10 thoughts on “Arduino or PICAXE?”

  1. You can also use the chip from an Arduino (the ATmega168) on its own in a permanent project or installation. They only cost a few dollars.

    Plus, all the software for the Arduino (bootloader, firmware, development environment) is open-source, so you can buy the chips straight from the manufacturer (Atmel) and set them up yourself. With the PICAXE, you need to buy chips that have been loaded with the (AFAICT) proprietary firmware.

    The Arduino software is cross-platform too, so if any of your students use Mac or Linux, they shouldn’t have any problems.

    Although the Arduino language is built on C/C++, it doesn’t use many of the features of C++ (many aren’t supported by the underlying compiler), so it shouldn’t be too hard to learn.

    Apologies for the marketing tone of this comment – I’m one of the Arduino developers, so I always like to put in a good word for our project.

  2. I’ve pretty much decided to go Arduino, but I wanted to toss a post out to see if anyone would see it and/or comment on either of the platforms.

    I only have so much time to spend in preparing my courses, so I want to make sure I make the right decision the first time.

  3. With this sort of stuff, i started off exploring the Picaxe. But then i got onto Arduino. I taught it as part of a course i co-developed last year, and in fact it worked great for that (we use a mac lab at uni).

    I agree, go with Arduino.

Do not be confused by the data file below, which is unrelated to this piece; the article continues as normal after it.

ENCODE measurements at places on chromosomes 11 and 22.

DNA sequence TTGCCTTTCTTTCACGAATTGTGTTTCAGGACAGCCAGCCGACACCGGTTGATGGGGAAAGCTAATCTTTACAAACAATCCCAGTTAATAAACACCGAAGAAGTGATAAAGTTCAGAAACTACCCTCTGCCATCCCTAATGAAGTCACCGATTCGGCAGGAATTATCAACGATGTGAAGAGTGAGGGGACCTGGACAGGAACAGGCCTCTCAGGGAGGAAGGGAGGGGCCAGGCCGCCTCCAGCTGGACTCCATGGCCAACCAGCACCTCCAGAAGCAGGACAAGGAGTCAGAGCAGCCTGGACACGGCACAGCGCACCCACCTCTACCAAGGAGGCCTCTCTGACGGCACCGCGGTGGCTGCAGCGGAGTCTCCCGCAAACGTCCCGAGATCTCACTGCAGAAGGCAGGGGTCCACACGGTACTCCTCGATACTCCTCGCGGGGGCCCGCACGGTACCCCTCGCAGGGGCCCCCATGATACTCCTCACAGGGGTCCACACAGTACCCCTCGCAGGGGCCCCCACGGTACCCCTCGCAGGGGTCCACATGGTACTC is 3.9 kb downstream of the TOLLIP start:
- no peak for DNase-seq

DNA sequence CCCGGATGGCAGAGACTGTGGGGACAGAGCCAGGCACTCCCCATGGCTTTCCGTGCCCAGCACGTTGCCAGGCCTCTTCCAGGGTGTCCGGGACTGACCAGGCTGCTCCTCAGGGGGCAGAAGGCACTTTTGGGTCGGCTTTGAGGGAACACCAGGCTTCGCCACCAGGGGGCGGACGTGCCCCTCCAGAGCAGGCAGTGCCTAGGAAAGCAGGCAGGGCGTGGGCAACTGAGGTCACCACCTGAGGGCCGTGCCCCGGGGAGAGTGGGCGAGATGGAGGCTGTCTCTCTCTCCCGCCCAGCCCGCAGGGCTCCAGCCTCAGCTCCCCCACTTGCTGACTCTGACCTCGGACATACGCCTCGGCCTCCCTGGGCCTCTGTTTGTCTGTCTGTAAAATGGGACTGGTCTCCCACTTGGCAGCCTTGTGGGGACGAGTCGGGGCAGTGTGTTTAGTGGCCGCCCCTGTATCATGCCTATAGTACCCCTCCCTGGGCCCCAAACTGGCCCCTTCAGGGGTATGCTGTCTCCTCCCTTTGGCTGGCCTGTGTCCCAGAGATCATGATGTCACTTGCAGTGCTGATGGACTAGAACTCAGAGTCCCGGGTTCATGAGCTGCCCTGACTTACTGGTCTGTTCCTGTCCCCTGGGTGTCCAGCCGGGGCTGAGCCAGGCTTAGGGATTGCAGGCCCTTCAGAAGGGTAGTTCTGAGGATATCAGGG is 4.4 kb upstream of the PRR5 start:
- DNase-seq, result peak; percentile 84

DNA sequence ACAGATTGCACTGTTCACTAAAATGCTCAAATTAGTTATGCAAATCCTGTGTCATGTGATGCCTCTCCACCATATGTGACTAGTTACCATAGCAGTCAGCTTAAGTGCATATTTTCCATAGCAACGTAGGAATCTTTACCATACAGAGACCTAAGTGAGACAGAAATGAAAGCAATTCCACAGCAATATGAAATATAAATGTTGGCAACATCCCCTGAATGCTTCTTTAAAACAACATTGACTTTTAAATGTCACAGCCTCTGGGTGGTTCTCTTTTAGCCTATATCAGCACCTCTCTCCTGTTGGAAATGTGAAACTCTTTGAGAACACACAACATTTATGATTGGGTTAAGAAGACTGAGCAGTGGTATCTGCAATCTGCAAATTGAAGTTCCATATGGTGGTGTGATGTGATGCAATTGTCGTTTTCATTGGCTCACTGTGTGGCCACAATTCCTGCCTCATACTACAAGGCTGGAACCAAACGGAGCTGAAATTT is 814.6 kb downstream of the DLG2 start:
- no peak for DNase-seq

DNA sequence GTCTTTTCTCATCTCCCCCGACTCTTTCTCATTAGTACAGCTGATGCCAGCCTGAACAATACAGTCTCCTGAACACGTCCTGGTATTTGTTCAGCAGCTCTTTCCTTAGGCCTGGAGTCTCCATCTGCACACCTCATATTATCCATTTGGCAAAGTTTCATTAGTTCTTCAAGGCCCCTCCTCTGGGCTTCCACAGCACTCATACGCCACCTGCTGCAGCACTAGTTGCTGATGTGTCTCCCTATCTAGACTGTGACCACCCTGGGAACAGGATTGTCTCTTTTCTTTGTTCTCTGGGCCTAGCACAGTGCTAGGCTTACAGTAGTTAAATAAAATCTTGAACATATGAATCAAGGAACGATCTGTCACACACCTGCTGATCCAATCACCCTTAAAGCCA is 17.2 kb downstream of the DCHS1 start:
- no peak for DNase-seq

4. I’ve used the Basic Stamp for teaching but added the Arduino this year, duplicating projects from the Stamp on the Arduino. The Arduino language is a funky version of C and I would like to get to a purer version maybe using AVRDude but haven’t tried that yet. Results with students were mixed….some loved the Arduino, others got frustrated. Main motive I had was cost, ease of use and open source. I think it has a shot in education but needs some good labs developed.

  5. Picaxe is a great start for students to get into micro-controllers. The programing is very simple place to start. The programing boards can be made instead of having to purchase and the software the designers of picaxe is very good and simple to use and with the simulation software built into the software you can see straight away if the program will work before downloading it to the chip. Arduino would the next step just a little more complex in writing source code but at the end of the day you will be able to do more with it ie the 08 picaxe will only give you 40 lines of programing arduino will give you more. I suggest if your students are going to be inexperienced in programing and electronics in general I would stick with picaxe on practical class experimentation and make them aware of the theoreticals of arduino. But if you are teaching an intermedate to advance class then go with arduino I hope this helps

  6. Thanks for the comment. I actually wrote this post quite awhile ago. Since then I've ben using Arduino in my classes and it has been going pretty well. You can find my course materials at.

  7. I have used Picaxe for five years and the range is only just being scratched by my students. I use a Picaxe 18M2 to teach robotics. we have only 34 minute periods so the steep leaning curve is a barrier which prevents success. I allow my advanced students to program straight into the picaxe, the more my staff spending using arduino the better Picaxe becomes.